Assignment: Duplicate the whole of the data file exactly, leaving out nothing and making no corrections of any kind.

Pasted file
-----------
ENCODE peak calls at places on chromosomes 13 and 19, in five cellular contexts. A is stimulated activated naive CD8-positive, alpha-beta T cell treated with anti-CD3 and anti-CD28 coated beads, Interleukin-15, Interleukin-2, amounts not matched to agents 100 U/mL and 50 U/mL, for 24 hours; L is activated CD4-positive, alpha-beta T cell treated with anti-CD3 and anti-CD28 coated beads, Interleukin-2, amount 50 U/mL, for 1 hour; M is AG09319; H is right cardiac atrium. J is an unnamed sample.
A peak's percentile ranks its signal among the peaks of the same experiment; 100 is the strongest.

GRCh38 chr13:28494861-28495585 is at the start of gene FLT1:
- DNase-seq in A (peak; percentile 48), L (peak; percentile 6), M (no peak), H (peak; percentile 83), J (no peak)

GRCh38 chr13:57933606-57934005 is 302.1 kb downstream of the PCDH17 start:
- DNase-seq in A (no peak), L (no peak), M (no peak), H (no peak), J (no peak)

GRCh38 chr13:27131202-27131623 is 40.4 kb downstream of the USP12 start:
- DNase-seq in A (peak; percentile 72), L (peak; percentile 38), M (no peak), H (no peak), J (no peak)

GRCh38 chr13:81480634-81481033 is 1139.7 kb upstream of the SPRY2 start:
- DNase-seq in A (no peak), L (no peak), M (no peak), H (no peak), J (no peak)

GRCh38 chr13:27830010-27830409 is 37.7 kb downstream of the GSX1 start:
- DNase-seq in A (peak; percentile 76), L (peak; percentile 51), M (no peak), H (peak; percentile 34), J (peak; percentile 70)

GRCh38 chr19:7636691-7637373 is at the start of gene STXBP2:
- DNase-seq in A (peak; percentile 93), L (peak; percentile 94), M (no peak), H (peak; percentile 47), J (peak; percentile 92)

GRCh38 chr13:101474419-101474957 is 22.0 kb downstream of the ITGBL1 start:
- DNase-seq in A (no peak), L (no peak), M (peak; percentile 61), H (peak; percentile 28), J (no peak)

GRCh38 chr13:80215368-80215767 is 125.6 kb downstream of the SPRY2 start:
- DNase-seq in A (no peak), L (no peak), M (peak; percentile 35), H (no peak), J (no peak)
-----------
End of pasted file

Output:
ENCODE peak calls at places on chromosomes 13 and 19, in five cellular contexts. A is stimulated activated naive CD8-positive, alpha-beta T cell treated with anti-CD3 and anti-CD28 coated beads, Interleukin-15, Interleukin-2, amounts not matched to agents 100 U/mL and 50 U/mL, for 24 hours; L is activated CD4-positive, alpha-beta T cell treated with anti-CD3 and anti-CD28 coated beads, Interleukin-2, amount 50 U/mL, for 1 hour; M is AG09319; H is right cardiac atrium. J is an unnamed sample.
A peak's percentile ranks its signal among the peaks of the same experiment; 100 is the strongest.

GRCh38 chr13:28494861-28495585 is at the start of gene FLT1:
- DNase-seq in A (peak; percentile 48), L (peak; percentile 6), M (no peak), H (peak; percentile 83), J (no peak)

GRCh38 chr13:57933606-57934005 is 302.1 kb downstream of the PCDH17 start:
- DNase-seq in A (no peak), L (no peak), M (no peak), H (no peak), J (no peak)

GRCh38 chr13:27131202-27131623 is 40.4 kb downstream of the USP12 start:
- DNase-seq in A (peak; percentile 72), L (peak; percentile 38), M (no peak), H (no peak), J (no peak)

GRCh38 chr13:81480634-81481033 is 1139.7 kb upstream of the SPRY2 start:
- DNase-seq in A (no peak), L (no peak), M (no peak), H (no peak), J (no peak)

GRCh38 chr13:27830010-27830409 is 37.7 kb downstream of the GSX1 start:
- DNase-seq in A (peak; percentile 76), L (peak; percentile 51), M (no peak), H (peak; percentile 34), J (peak; percentile 70)

GRCh38 chr19:7636691-7637373 is at the start of gene STXBP2:
- DNase-seq in A (peak; percentile 93), L (peak; percentile 94), M (no peak), H (peak; percentile 47), J (peak; percentile 92)

GRCh38 chr13:101474419-101474957 is 22.0 kb downstream of the ITGBL1 start:
- DNase-seq in A (no peak), L (no peak), M (peak; percentile 61), H (peak; percentile 28), J (no peak)

GRCh38 chr13:80215368-80215767 is 125.6 kb downstream of the SPRY2 start:
- DNase-seq in A (no peak), L (no peak), M (peak; percentile 35), H (no peak), J (no peak)